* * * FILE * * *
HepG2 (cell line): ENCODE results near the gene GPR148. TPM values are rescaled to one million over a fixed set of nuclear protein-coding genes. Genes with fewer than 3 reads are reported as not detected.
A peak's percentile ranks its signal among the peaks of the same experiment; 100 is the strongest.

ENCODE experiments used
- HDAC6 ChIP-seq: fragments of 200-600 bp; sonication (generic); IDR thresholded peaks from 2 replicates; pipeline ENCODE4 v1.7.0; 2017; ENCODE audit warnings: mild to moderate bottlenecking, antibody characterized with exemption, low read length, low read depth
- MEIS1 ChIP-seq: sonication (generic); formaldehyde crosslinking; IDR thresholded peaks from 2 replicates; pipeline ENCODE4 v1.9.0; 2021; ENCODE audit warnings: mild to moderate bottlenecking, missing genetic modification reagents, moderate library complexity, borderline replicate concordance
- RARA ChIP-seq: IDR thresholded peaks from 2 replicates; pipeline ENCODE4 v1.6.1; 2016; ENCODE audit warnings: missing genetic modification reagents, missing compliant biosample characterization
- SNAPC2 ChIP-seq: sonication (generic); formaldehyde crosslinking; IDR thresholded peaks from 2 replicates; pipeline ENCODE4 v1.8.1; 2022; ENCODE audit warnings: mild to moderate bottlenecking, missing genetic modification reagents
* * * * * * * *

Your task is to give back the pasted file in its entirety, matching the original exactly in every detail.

HepG2 (cell line): ENCODE results near the gene GPR148. TPM values are rescaled to one million over a fixed set of nuclear protein-coding genes. Genes with fewer than 3 reads are reported as not detected.
A peak's percentile ranks its signal among the peaks of the same experiment; 100 is the strongest.

ENCODE experiments used
- HDAC6 ChIP-seq: fragments of 200-600 bp; sonication (generic); IDR thresholded peaks from 2 replicates; pipeline ENCODE4 v1.7.0; 2017; ENCODE audit warnings: mild to moderate bottlenecking, antibody characterized with exemption, low read length, low read depth
- MEIS1 ChIP-seq: sonication (generic); formaldehyde crosslinking; IDR thresholded peaks from 2 replicates; pipeline ENCODE4 v1.9.0; 2021; ENCODE audit warnings: mild to moderate bottlenecking, missing genetic modification reagents, moderate library complexity, borderline replicate concordance
- RARA ChIP-seq: IDR thresholded peaks from 2 replicates; pipeline ENCODE4 v1.6.1; 2016; ENCODE audit warnings: missing genetic modification reagents, missing compliant biosample characterization
- SNAPC2 ChIP-seq: sonication (generic); formaldehyde crosslinking; IDR thresholded peaks from 2 replicates; pipeline ENCODE4 v1.8.1; 2022; ENCODE audit warnings: mild to moderate bottlenecking, missing genetic modification reagents